“The youth of the Church … are eager to learn the gospel, and they want it straight, undiluted,” he said. “You do not have to sneak up behind this spiritually experienced youth and whisper religion in [their] ears; you can come right out, face to face, and talk with [them]. … You can bring these truths to [them] openly.”

That’s a powerful, liberating statement. But I struggle to see the truth of it reflected in my students. If the subject isn’t food, video games, sports scores, boys or babies, they aren’t interested. Yet I accept that church leader’s statement on faith—which is, as a New Testament scripture says, “the substance of things hoped for, the evidence of things not seen” (Heb. 11:1).

So, though I struggle to see, faith is the invitation to look through new lenses—in my situation, to see people not as they are now, but to obtain the vision of what they one day will be. I like to think, as the Christian author C.S. Lewis said, that I teach a class “of possible gods and goddesses,” because it reminds me that “the dullest most uninteresting person you can talk to may one day be a creature which, if you saw it now, you would be strongly tempted to worship” (from The Weight of Glory).

It’s just as another Christian writer says: “Don’t forget, God loves us exactly the way we are, and God loves us too much to let us stay like this.” (Anne Lamott, “Traveling Mercies,” p. 135)

Faith to Not Be Healed – The Story of Chanel White

Faith to Not Be Healed – The Story of Chanel White

It’s one thing to have faith when the outlook is good, but what about times when the outcome is uncertain or even unlikely? Watch the incredible story of Chanel White, who has faith not to be healed, but to have the emotional and spiritual strength to endure whatever comes her way.

 

Transcript:
I was a very organized individual—nothing, nothing was ever out of line in my life.

I was diagnosed with scleroderma shortly after high school. You know like when you go in from being a total healthy person and like something is just kind of amiss—you know—maybe like one thing going on, but he was just kind of like, “you’ve got scleroderma, and lupus and polymyositis,” and all of these things that I never heard of.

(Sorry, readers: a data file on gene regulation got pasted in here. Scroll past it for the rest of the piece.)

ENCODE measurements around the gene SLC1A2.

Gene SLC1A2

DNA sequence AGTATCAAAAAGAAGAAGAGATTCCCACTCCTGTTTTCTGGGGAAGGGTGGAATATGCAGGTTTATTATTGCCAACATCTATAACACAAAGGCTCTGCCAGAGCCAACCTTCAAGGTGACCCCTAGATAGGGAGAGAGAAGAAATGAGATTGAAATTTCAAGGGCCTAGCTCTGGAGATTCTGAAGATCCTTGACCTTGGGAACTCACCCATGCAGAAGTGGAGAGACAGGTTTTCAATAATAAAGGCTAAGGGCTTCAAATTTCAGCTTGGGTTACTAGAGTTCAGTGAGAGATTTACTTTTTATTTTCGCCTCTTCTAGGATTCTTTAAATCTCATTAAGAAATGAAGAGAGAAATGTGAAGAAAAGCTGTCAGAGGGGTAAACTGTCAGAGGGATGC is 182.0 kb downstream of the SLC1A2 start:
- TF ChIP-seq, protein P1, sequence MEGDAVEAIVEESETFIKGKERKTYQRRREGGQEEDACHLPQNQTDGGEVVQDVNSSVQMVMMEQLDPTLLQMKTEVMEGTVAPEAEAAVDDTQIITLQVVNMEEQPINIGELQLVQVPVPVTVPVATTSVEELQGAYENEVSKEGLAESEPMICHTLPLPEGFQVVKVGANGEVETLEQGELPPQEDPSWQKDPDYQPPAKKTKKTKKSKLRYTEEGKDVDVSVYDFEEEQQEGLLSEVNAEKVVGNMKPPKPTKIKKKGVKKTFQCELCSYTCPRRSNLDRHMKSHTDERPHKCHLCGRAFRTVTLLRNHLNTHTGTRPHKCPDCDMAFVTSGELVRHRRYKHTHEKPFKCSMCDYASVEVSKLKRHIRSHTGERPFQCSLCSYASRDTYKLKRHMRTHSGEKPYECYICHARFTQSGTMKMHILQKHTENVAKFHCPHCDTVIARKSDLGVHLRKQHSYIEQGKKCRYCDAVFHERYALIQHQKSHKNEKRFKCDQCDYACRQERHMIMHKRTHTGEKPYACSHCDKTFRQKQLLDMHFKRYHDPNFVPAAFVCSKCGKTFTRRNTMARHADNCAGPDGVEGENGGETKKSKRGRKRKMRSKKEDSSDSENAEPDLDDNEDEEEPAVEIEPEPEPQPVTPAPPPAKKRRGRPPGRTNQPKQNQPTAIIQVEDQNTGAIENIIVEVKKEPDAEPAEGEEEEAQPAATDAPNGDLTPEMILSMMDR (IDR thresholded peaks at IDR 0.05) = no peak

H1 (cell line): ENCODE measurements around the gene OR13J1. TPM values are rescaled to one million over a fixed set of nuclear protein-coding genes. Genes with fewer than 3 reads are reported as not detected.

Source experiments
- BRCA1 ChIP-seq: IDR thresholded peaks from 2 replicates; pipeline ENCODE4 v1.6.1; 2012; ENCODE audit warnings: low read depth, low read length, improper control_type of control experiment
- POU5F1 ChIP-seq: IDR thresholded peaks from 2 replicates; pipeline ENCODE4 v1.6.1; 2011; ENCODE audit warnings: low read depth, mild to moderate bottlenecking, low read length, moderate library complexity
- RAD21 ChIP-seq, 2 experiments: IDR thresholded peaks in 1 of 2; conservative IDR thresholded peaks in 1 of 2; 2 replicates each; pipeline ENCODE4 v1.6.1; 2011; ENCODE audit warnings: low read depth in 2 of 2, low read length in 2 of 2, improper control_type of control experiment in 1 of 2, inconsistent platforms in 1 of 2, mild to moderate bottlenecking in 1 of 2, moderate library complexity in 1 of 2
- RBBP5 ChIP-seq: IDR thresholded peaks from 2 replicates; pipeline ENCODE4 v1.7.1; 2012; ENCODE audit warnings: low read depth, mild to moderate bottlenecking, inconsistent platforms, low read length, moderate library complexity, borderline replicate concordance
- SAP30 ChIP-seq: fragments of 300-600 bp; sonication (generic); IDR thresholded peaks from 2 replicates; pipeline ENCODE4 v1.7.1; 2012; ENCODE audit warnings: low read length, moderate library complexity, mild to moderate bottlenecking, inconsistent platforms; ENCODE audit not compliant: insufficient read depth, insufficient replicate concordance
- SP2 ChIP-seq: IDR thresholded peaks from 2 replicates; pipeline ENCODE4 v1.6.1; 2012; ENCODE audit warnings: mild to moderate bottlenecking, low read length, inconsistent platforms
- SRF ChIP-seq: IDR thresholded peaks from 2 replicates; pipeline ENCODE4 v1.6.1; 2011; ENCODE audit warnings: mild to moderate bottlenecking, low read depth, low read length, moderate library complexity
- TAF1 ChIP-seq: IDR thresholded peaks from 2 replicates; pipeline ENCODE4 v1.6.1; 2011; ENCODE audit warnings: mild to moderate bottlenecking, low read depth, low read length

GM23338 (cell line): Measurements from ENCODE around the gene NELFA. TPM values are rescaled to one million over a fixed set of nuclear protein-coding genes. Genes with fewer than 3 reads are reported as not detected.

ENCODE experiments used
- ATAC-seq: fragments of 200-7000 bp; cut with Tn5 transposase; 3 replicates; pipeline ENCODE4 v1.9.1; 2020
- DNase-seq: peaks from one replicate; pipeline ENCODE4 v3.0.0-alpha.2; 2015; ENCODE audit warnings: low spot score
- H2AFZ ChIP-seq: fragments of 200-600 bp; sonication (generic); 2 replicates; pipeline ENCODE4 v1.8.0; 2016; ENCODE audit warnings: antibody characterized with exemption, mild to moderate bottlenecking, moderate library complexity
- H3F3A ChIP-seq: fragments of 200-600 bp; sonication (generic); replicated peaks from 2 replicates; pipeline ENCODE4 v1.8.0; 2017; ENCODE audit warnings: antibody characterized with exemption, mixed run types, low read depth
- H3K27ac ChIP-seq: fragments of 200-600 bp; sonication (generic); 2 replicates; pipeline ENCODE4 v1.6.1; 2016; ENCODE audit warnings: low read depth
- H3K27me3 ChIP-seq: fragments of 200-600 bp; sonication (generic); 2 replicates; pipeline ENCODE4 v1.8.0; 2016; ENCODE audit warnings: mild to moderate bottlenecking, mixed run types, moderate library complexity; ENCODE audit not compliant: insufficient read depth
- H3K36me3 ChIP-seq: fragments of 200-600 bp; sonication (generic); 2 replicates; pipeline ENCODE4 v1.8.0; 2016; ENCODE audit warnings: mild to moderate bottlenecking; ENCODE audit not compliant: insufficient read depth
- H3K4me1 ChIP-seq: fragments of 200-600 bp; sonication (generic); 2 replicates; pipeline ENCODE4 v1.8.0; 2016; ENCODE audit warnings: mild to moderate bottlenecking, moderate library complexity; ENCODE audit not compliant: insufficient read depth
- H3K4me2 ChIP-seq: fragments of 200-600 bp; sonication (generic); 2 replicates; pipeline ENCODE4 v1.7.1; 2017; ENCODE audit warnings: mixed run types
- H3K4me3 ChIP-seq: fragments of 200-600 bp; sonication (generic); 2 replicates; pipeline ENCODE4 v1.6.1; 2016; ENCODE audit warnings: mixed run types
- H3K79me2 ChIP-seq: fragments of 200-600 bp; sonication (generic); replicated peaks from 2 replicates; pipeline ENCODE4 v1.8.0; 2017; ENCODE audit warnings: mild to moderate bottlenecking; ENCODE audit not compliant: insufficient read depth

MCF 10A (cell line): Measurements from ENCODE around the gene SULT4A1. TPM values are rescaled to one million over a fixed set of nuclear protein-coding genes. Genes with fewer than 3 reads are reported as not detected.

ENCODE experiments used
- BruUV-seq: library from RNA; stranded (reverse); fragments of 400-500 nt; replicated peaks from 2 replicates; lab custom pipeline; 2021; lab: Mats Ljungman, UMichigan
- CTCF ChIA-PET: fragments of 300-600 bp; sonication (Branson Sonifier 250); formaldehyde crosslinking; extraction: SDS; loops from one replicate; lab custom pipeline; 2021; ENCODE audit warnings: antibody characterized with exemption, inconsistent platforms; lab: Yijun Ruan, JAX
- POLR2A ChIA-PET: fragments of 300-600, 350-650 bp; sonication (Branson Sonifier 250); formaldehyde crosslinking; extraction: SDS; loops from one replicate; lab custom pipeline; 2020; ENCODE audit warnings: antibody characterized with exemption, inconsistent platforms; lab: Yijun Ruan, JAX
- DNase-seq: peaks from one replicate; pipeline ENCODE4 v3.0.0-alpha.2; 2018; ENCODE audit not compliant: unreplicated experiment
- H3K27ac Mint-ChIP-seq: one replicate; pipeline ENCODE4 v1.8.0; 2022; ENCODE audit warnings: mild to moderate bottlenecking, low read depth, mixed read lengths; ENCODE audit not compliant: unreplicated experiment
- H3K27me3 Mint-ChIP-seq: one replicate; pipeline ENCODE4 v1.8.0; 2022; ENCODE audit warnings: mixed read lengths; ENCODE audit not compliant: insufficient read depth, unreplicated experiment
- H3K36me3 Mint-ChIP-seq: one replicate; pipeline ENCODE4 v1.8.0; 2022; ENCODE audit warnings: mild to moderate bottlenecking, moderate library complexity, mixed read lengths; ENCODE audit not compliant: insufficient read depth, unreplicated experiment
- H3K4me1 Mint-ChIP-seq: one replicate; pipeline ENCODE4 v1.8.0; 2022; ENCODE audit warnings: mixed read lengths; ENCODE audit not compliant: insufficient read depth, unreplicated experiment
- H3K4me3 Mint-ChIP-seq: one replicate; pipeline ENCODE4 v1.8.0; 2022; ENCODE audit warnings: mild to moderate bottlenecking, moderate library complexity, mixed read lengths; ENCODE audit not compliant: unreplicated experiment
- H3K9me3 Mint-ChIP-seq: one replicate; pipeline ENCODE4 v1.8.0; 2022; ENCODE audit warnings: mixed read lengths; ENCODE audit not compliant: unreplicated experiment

And I at the time didn’t really understand or even care to grasp what was going on. Because I was like, “ok, like I’m sick.” You know? “I’ll get better. It’s fine.” Now I just kind of have to take it day by day.

And I was the kind of person that was like I planned out years. And that’s just not possible. Because at this point you don’t even know if you’re going to get years. You know?

So I mean it takes quite an army to get me up, to get me moving. [laughs] Of course I don’t take all of these at once—but they’re spread out throughout the day.

Noel is more than I could have ever asked for. He is the calm in this incredible storm for me.

I get a lot of people telling me you know, “you just need to call on the healing powers of Christ.” “You just need to pray. And everyone is promised healing blessings.”

You know physical healing just didn’t come for me. But what I did receive was something else. I received emotional strength and spiritual healing.

I would literally, I would sit there and pray to God and just tell him, “I can’t handle this right now. I cannot, I cannot emotionally handle my life.” And I would get this overwhelming feeling of peace. It was literally like a wave would just come over me. And immediately that worry would just leave my mind.

There is no pill that can do that. There is no aromatherapy, there is no essential oil, there’s no food, there’s no diet. I know for a hundred percent fact that that was the Holy Spirit testifying to me that I will be ok. I may not be ok physically, but emotionally and spiritually He is there and He is with me at all times.

7 Life-changing Lessons We Learn from Mother Teresa

7 Life-changing Lessons We Learn from Mother Teresa

By Cheri Peacock, FaithCounts.com Contributor

mother-teresa-life-changing-lessons“We ourselves feel that what we are doing is just a drop in the ocean. But the ocean would be less because of that missing drop.”